Cauliflower stories

I remember the huge cauliflowers –white and purple— as well as the oversized cabbages we used to get in the old days. Now the large cauliflowers have almost completely disappeared, although we occasionally find some here, on Kea, grown from heirloom seeds.


In Greece we traditionally boil cauliflower and broccoli in plenty of water, but the small tender ones we get today taste better steamed, I think. This saves us from the terrible stink that was pestering our kitchen in the winter whenever my mother boiled cauliflower to make father’s favorite salad. Although he loved cauliflower, as well as boiled cabbage, their smell as they cooked always made him furious; he yelled at mother that she had forgotten to use celery, or vinegar in the water to eliminate the smell — although she kept trying both ‘remedies’ with no success.


When I started cooking in my own kitchen I was determined to adopt the more advanced techniques, so instead of boiling, I roasted my cauliflowers. After a few years and many tries –roasting the cauliflower covered, wrapped in parchment paper etc.– I finally decided that it could never be as tender, succulent, and silky as the boiled or steamed one.

Later I discovered that restaurants usually grill or fry the already steamed or boiled cauliflower florets.


The oversized cauliflowers have almost completely disappeared, although we occasionally find some here, on Kea.


The Maroulis’ farm stand in the winter of 2008.


At the small Otzias valley, nearby, the Maroulis family cultivates seasonal heirloom vegetables feeding the soil with manure from their sheep, goats, and hens, and saving seeds from one year to the next. Their crops depend very much on the elements, as they never use any kind of pest repellents, mainly because they don’t want to waste money; now they heard it is cool to be ‘organic’ they started to advertise it, of course. Maria, the younger daughter, proudly explains to the vacationers who stop to buy vegetables from their stand that the far from perfect tomatoes, or some strange-looking cucumbers and zucchini are better than the supermarket’s. Unfortunately, this fall’s unusually warm weather that extended the summery beach days almost completely ruined their delicious huge cabbages that I was looking forward to enjoying. They were devoured by slags and rotted; I suspect the same happened to their cauliflowers.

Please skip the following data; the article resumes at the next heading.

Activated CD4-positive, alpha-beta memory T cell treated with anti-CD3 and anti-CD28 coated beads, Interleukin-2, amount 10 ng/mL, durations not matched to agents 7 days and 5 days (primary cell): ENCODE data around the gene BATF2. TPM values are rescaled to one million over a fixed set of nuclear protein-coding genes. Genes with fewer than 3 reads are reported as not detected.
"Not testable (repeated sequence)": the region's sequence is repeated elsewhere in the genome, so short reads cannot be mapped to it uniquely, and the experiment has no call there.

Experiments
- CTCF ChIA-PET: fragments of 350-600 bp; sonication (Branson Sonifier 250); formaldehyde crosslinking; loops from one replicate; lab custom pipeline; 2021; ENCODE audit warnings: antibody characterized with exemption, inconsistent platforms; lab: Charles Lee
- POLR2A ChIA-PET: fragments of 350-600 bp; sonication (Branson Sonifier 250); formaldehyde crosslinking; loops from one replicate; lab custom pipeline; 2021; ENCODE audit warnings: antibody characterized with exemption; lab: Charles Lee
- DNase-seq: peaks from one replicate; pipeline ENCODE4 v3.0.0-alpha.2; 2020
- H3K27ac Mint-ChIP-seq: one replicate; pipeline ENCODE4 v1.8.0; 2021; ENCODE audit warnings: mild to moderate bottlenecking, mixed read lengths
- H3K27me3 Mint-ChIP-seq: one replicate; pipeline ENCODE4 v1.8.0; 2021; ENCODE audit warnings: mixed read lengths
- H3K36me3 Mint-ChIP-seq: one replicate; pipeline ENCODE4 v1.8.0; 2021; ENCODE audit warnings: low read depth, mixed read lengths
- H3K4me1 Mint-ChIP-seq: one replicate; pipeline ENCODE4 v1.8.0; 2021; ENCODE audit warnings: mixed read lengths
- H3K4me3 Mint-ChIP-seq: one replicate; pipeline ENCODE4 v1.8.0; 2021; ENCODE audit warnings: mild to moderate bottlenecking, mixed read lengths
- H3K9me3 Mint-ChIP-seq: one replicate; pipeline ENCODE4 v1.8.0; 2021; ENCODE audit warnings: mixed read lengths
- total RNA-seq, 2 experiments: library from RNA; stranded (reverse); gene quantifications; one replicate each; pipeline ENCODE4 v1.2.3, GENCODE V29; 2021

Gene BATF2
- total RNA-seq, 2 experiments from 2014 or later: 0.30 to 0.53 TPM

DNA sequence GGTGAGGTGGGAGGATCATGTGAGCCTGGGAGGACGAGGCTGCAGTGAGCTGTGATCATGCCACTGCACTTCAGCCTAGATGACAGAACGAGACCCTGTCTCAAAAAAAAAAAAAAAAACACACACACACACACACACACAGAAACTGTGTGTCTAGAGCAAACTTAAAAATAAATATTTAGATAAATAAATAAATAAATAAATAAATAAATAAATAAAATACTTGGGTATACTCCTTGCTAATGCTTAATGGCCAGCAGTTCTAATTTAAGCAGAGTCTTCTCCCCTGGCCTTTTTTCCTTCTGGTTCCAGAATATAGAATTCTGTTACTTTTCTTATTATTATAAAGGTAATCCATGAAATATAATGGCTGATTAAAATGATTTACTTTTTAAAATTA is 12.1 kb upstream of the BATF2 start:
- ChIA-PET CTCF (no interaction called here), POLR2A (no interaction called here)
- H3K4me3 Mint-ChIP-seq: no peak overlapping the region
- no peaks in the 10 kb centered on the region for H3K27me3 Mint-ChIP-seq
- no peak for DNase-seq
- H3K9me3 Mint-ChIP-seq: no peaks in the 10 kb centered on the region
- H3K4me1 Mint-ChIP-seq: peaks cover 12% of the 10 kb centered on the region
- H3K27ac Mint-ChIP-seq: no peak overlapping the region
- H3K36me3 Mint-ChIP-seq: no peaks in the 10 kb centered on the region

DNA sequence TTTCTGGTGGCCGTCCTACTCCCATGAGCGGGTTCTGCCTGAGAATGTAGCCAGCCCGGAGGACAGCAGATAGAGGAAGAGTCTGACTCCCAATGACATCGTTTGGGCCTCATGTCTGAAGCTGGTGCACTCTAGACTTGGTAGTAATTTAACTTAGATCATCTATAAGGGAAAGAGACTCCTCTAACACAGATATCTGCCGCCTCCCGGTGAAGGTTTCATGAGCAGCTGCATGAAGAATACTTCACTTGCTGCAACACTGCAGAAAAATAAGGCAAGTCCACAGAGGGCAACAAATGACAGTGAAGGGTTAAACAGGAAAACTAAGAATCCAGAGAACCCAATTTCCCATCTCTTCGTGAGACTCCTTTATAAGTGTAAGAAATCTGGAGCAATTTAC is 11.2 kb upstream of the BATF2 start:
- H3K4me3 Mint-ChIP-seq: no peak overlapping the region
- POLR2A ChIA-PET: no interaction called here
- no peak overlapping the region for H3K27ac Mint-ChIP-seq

Our garden is hopeless, as I often repeat, with stony soil that needs lots and lots of expensive compost and manure if we want to get even a few vegetables. But greens and herbs we do manage to get, and I decided to forgo even lahanides, the old-fashioned kale-like leaves I used to plant with little success. We have never managed to get a decent cabbage, but once, a few years back, we got a couple of small, yellow and purple cauliflowers around the end of winter; they were grown from heirloom southern Italian seeds I ordered online. Unfortunately, we never managed to repeat the achievement, although we used the exact same seeds the year after.


I must admit that the old huge cauliflowers were somewhat intimidating so I don’t particularly miss them; they had less tender florets and more stems, which are fine for the gratin dish I propose, but if you love a simple salad the small ones are the best.

I often buy two cauliflowers and use for the gratin the stems from both, but only a few of the florets. The fragrant Rosemary-scented Cauliflower salad I serve steaming the florets is simple and delicious.




Cauliflower Gratin with Garlic and Feta

Rosemary-scented Cauliflower salad





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